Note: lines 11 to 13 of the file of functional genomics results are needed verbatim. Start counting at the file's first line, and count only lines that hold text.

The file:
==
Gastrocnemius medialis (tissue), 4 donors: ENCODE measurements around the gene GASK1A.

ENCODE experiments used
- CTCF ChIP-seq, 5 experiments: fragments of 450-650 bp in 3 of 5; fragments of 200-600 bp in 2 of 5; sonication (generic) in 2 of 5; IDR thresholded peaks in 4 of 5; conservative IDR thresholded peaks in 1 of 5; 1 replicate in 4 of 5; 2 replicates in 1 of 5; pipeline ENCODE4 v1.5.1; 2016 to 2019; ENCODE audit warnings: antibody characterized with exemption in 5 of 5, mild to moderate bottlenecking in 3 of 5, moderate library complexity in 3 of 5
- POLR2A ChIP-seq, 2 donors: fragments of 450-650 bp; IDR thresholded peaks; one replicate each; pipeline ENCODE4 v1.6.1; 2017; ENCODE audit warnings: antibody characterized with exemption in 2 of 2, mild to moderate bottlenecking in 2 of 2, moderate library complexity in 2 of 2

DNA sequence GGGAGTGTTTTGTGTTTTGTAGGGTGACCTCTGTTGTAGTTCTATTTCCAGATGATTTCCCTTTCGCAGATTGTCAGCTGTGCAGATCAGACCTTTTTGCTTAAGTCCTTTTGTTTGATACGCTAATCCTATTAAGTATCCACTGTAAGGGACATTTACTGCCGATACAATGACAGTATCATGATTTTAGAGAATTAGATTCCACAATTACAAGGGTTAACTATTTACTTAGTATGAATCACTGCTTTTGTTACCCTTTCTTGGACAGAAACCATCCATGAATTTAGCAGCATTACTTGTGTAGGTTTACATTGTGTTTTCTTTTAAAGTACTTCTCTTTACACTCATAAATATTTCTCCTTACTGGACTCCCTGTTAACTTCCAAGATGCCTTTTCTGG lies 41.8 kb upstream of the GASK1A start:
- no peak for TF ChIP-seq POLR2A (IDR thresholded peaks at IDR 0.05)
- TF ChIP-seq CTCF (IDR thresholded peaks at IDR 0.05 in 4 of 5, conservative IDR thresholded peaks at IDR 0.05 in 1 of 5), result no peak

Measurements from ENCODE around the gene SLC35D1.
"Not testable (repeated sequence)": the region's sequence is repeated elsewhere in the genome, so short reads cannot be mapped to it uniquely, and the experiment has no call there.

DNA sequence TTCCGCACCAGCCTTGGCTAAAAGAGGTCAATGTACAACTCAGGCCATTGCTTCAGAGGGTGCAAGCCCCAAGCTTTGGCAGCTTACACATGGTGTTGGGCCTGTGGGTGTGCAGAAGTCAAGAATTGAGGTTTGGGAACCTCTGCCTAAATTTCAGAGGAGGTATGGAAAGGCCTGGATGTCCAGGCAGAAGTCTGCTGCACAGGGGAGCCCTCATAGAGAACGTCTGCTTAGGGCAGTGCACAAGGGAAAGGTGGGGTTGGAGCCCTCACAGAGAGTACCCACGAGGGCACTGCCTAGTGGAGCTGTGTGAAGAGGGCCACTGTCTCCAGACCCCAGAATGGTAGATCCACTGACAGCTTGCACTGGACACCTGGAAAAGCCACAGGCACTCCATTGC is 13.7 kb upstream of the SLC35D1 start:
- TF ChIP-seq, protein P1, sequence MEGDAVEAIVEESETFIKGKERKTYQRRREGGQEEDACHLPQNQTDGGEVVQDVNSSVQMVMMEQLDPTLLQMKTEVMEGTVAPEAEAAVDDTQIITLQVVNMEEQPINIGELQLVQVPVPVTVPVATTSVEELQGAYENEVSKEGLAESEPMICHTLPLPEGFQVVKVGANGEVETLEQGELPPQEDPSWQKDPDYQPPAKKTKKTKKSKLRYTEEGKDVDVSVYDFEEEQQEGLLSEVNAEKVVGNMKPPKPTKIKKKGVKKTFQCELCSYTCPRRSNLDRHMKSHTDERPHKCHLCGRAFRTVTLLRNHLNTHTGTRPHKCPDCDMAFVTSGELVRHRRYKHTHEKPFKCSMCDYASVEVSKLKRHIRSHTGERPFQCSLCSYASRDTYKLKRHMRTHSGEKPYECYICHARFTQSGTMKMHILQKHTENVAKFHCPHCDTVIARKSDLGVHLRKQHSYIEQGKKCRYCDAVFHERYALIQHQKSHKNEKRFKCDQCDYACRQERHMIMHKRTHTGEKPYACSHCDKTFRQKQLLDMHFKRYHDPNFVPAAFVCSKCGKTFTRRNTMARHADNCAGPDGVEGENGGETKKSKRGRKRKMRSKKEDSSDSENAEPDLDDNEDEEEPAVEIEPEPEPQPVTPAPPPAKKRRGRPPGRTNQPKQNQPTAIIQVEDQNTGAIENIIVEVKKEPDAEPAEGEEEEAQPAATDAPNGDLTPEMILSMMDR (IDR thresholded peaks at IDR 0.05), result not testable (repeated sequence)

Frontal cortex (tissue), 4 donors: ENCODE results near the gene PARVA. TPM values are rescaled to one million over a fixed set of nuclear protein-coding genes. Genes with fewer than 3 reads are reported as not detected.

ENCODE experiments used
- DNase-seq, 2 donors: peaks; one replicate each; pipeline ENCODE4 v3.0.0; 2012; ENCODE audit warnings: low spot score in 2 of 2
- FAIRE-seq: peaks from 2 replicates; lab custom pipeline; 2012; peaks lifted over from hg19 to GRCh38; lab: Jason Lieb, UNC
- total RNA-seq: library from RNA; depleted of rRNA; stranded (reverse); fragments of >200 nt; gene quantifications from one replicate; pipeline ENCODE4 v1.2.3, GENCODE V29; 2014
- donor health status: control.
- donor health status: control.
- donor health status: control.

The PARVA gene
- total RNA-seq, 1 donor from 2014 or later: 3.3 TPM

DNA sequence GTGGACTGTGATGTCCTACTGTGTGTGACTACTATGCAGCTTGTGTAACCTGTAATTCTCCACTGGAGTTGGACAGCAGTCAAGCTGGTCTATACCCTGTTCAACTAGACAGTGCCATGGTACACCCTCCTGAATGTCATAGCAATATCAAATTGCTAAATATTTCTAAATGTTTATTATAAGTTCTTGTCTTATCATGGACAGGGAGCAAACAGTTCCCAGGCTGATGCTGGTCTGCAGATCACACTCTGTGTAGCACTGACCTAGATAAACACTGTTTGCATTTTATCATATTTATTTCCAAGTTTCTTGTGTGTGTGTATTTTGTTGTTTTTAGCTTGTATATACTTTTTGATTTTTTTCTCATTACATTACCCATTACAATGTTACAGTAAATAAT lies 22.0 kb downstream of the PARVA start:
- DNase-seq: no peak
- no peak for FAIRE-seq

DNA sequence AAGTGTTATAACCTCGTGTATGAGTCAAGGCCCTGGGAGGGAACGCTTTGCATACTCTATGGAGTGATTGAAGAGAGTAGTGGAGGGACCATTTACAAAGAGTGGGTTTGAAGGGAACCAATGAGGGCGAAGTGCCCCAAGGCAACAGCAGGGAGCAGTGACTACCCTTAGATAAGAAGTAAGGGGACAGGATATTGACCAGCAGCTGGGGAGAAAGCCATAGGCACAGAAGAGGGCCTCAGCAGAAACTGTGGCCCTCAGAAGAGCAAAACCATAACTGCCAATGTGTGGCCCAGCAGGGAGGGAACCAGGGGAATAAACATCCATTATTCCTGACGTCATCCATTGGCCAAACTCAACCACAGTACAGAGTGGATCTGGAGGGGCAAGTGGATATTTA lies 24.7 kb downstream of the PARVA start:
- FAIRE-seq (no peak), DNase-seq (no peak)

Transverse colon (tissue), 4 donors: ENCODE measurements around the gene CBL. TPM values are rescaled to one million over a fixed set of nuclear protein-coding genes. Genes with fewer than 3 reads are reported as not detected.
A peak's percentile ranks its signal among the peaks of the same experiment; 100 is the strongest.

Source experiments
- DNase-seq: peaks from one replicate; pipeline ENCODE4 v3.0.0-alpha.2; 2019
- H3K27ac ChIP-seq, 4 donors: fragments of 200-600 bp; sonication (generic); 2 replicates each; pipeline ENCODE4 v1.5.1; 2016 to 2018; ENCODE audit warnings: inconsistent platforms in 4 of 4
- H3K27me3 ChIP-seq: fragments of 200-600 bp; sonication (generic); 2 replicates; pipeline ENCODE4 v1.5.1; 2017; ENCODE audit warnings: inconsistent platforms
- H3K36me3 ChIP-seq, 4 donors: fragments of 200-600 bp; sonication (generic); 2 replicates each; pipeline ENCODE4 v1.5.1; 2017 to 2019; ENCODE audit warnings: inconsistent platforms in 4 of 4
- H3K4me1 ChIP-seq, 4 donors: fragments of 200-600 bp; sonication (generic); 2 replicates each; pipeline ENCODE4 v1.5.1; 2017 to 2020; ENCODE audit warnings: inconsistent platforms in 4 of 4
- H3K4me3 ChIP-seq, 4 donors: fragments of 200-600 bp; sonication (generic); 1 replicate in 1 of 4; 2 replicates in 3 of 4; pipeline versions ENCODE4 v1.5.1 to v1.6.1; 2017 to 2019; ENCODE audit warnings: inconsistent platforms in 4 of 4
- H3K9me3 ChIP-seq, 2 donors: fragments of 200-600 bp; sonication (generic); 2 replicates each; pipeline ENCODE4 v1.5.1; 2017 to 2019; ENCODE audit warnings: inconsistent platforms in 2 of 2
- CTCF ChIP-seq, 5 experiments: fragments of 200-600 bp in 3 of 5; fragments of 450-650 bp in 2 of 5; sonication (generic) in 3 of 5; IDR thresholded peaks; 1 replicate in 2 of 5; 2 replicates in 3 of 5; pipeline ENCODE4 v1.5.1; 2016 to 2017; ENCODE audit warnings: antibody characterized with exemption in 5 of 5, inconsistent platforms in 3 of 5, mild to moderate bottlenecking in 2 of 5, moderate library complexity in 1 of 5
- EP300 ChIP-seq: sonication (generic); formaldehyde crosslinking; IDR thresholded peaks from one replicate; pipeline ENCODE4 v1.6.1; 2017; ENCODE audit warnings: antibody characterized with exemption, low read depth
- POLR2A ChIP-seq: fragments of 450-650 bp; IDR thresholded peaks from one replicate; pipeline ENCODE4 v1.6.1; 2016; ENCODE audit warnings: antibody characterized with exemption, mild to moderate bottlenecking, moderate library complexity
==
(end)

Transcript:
- TF ChIP-seq, protein P1, sequence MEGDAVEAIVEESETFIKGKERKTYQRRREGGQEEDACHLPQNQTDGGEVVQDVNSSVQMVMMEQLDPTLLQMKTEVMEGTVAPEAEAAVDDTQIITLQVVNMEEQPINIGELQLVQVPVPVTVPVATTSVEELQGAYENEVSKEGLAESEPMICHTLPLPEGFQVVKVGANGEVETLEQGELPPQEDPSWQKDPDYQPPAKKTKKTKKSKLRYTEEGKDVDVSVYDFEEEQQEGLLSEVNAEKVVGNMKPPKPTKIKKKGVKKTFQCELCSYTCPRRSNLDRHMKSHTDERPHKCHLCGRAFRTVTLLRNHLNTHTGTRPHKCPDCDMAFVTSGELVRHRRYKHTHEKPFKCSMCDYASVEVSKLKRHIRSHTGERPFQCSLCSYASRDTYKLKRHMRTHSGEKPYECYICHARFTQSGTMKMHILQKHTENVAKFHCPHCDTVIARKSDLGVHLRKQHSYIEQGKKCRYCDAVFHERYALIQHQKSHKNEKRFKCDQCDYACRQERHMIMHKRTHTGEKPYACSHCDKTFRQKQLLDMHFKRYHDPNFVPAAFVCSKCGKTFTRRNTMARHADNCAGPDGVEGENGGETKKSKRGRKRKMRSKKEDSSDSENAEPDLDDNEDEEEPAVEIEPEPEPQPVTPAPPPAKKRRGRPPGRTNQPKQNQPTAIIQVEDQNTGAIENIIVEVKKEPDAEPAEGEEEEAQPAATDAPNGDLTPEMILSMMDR (IDR thresholded peaks at IDR 0.05), result not testable (repeated sequence)

Frontal cortex (tissue), 4 donors: ENCODE results near the gene PARVA. TPM values are rescaled to one million over a fixed set of nuclear protein-coding genes. Genes with fewer than 3 reads are reported as not detected.

ENCODE experiments used